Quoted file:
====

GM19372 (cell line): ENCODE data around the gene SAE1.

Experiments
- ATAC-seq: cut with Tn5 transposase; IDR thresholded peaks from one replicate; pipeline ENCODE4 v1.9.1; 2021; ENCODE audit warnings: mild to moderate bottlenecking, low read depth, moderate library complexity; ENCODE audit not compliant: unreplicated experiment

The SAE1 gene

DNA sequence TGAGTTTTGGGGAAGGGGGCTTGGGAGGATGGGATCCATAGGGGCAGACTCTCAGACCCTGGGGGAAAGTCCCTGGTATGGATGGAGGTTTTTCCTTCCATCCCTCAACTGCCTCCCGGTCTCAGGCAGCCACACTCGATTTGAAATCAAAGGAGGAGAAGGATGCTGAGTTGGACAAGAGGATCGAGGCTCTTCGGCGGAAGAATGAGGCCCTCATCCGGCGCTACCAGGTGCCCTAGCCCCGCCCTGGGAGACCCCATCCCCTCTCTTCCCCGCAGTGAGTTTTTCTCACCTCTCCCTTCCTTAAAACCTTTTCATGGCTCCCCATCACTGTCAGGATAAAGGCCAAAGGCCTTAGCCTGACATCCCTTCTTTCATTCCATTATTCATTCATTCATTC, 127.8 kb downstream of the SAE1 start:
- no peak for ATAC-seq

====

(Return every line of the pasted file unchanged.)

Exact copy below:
GM19372 (cell line): ENCODE data around the gene SAE1.

Experiments
- ATAC-seq: cut with Tn5 transposase; IDR thresholded peaks from one replicate; pipeline ENCODE4 v1.9.1; 2021; ENCODE audit warnings: mild to moderate bottlenecking, low read depth, moderate library complexity; ENCODE audit not compliant: unreplicated experiment

The SAE1 gene

DNA sequence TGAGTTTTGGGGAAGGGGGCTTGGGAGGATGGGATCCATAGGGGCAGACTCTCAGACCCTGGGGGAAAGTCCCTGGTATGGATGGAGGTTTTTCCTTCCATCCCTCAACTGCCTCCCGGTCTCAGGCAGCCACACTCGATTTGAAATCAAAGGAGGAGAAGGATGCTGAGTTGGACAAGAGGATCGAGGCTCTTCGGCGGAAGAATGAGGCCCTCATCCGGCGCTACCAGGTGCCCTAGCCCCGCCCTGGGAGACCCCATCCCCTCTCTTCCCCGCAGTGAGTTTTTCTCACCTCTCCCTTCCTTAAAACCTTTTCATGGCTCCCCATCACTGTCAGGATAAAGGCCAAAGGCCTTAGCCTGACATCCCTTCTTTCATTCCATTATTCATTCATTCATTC, 127.8 kb downstream of the SAE1 start:
- no peak for ATAC-seq